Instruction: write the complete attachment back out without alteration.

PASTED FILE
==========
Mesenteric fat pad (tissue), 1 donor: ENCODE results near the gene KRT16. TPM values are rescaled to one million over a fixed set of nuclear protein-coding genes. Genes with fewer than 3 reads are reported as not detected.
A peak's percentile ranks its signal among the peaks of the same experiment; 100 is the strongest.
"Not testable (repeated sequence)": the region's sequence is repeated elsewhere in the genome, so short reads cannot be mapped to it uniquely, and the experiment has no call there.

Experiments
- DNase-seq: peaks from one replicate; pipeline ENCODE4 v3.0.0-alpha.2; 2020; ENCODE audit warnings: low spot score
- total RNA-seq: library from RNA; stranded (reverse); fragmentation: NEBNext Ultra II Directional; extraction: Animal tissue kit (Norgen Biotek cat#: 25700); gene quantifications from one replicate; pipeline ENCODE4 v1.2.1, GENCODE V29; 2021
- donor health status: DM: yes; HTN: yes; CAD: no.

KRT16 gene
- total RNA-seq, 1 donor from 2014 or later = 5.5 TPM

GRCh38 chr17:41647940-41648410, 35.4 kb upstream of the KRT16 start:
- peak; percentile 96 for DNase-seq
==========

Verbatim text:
Mesenteric fat pad (tissue), 1 donor: ENCODE results near the gene KRT16. TPM values are rescaled to one million over a fixed set of nuclear protein-coding genes. Genes with fewer than 3 reads are reported as not detected.
A peak's percentile ranks its signal among the peaks of the same experiment; 100 is the strongest.
"Not testable (repeated sequence)": the region's sequence is repeated elsewhere in the genome, so short reads cannot be mapped to it uniquely, and the experiment has no call there.

Experiments
- DNase-seq: peaks from one replicate; pipeline ENCODE4 v3.0.0-alpha.2; 2020; ENCODE audit warnings: low spot score
- total RNA-seq: library from RNA; stranded (reverse); fragmentation: NEBNext Ultra II Directional; extraction: Animal tissue kit (Norgen Biotek cat#: 25700); gene quantifications from one replicate; pipeline ENCODE4 v1.2.1, GENCODE V29; 2021
- donor health status: DM: yes; HTN: yes; CAD: no.

KRT16 gene
- total RNA-seq, 1 donor from 2014 or later = 5.5 TPM

GRCh38 chr17:41647940-41648410, 35.4 kb upstream of the KRT16 start:
- peak; percentile 96 for DNase-seq